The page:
Aesop's Fables, translated by Laura Gibbs (2002)
500. THE BAT, THE BOOBY AND THE BRAMBLE BUSH
Perry 171 (Syntipas
The bat, the booby and the bramble bush made a corporation and went into
business together. The bat got some gold on credit, the booby some copper
and the bramble bush some clothing. They loaded the goods on a ship and
immediately set sail. All of a sudden the sea began to surge and a squall
blew up, churning the waters into an immense wave which broke the ship
into pieces and sent everything on board down to the bottom of the sea.
Ever since that time, the bat has flapped in headlong flight from her
creditors, hiding herself away and venturing out only at night; the booby
spends his time on the sea, looking for the copper, and the bramble bush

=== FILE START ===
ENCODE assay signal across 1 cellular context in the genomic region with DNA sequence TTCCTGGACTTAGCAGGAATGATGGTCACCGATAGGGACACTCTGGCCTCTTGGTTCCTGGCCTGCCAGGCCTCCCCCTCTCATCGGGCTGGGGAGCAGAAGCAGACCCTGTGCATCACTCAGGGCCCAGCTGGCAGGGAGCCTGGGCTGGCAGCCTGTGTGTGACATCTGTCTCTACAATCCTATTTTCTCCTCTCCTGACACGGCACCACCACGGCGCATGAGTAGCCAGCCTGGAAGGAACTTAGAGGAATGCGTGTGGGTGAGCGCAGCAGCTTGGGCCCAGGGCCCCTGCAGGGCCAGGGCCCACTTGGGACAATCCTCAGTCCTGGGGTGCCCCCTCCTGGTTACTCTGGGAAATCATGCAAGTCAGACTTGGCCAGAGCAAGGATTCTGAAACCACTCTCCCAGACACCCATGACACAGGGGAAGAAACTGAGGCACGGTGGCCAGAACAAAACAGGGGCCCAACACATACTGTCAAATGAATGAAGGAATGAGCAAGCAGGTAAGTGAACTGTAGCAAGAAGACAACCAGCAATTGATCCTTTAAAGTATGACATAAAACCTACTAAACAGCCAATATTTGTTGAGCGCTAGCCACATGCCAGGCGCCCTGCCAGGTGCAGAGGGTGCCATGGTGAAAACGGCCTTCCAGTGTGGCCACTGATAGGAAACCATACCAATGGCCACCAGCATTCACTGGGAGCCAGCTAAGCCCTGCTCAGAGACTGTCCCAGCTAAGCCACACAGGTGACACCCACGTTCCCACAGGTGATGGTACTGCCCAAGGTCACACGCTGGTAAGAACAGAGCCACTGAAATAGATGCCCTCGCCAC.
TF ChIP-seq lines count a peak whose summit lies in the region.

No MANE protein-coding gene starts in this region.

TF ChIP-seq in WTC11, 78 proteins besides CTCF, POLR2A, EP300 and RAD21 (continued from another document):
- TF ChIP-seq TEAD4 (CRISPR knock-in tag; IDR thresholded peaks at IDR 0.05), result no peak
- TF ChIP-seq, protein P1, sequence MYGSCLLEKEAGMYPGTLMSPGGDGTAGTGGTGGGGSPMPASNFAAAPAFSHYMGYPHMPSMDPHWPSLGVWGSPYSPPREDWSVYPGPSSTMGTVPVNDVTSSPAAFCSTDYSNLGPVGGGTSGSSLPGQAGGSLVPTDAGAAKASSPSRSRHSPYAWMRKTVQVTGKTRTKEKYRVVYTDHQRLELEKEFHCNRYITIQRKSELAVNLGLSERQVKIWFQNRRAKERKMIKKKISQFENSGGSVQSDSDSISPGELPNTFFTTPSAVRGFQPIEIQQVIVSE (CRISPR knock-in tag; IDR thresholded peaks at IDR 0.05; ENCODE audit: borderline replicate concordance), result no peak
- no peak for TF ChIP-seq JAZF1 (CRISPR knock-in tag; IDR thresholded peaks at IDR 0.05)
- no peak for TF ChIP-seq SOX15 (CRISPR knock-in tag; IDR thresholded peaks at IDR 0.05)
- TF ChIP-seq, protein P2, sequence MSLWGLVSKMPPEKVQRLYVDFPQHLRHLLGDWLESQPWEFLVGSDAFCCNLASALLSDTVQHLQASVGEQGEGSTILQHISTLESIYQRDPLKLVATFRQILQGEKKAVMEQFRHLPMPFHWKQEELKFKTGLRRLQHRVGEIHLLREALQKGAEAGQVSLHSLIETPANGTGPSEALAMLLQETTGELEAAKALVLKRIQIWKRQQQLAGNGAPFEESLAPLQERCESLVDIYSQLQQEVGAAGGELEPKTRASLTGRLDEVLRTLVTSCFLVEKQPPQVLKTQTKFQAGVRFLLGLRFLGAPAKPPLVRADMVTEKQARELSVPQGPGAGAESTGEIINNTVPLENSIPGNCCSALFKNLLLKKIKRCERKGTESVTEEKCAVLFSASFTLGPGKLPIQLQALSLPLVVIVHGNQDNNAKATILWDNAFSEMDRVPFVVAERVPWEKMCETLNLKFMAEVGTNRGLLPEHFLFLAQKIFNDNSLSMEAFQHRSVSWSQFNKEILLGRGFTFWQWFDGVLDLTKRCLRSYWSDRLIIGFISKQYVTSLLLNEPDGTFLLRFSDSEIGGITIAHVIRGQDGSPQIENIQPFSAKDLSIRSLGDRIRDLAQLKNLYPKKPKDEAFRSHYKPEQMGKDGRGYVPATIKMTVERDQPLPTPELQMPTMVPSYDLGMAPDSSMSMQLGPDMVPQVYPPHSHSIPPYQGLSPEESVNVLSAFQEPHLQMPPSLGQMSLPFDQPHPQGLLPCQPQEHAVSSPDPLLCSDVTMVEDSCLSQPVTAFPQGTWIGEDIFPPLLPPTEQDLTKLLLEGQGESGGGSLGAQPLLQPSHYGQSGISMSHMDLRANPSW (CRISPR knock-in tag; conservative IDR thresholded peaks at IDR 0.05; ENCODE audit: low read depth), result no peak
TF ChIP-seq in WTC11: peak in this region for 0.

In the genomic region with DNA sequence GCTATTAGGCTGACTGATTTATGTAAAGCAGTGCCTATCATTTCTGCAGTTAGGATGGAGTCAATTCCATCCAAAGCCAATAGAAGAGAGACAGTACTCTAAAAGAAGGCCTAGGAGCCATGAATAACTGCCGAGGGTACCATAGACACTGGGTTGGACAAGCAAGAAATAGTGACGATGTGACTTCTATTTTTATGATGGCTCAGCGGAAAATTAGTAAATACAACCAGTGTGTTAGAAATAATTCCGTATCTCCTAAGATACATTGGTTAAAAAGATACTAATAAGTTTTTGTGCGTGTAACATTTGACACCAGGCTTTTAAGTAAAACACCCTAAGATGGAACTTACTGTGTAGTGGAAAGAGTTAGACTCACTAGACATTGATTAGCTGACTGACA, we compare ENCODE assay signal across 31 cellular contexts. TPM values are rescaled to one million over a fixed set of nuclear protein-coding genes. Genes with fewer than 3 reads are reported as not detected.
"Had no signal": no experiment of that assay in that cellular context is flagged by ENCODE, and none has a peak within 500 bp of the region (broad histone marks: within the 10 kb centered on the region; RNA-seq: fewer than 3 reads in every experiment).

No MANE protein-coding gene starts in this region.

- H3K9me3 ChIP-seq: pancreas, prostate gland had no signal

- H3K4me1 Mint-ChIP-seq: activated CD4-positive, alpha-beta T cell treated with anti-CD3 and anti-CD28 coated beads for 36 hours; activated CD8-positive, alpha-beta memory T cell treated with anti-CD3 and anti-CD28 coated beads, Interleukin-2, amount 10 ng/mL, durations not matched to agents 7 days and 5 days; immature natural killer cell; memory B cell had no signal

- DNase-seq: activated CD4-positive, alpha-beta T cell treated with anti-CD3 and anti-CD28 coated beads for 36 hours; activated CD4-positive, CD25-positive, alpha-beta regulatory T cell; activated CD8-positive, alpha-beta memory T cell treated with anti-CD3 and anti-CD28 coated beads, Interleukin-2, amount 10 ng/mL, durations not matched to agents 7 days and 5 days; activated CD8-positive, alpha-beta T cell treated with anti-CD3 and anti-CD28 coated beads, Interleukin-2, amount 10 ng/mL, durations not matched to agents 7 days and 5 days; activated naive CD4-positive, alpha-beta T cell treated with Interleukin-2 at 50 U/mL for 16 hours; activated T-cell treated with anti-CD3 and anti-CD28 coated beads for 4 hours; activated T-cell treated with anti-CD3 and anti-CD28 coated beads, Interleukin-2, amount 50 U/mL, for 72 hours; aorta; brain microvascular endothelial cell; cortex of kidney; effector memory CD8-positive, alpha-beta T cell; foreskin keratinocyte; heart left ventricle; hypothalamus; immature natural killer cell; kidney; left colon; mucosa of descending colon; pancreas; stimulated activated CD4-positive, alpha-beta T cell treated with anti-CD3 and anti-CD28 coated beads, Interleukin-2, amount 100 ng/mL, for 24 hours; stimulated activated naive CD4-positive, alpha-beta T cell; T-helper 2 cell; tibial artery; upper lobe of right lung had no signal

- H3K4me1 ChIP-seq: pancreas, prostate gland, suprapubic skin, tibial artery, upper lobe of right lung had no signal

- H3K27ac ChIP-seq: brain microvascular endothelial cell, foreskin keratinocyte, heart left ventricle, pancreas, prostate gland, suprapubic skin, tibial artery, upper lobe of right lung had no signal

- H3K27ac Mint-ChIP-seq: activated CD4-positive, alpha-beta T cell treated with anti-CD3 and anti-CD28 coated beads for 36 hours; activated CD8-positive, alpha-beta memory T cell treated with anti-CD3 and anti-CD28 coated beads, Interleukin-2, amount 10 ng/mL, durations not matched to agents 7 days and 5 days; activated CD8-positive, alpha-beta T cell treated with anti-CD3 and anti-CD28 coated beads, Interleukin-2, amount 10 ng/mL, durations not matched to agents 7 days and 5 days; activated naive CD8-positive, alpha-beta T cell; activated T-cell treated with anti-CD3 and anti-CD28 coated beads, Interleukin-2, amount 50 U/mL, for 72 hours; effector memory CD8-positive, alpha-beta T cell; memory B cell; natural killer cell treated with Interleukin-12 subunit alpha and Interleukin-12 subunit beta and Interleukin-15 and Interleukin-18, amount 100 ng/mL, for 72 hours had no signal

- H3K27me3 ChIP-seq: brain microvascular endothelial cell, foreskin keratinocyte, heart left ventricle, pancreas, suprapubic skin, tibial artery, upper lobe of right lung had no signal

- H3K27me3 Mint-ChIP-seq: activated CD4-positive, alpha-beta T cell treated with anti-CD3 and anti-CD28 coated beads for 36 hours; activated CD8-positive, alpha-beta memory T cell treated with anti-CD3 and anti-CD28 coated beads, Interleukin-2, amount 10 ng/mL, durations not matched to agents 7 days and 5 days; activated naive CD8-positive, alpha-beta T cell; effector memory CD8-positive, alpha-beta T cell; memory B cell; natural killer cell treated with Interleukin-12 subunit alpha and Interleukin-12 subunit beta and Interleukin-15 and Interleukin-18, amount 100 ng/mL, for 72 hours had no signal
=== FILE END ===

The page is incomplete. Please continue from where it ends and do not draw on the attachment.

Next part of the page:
grabs hold of every wayfarer's cloak, hoping to find the missing clothes.
This fable shows that after some risky business has come to an end,
everyone must stay attentive so that they don't fall into the same misfortune
Note: The bird referred to here (Greek kepphos) was a type of seabird
proverbial for stupidity, hence the English translation 'booby'.
Aesop's Fables. A new translation by Laura
Oxford University Press (World's Classics): Oxford, 2002.
cover, with new ISBN, published in 2008; contents of book unchanged.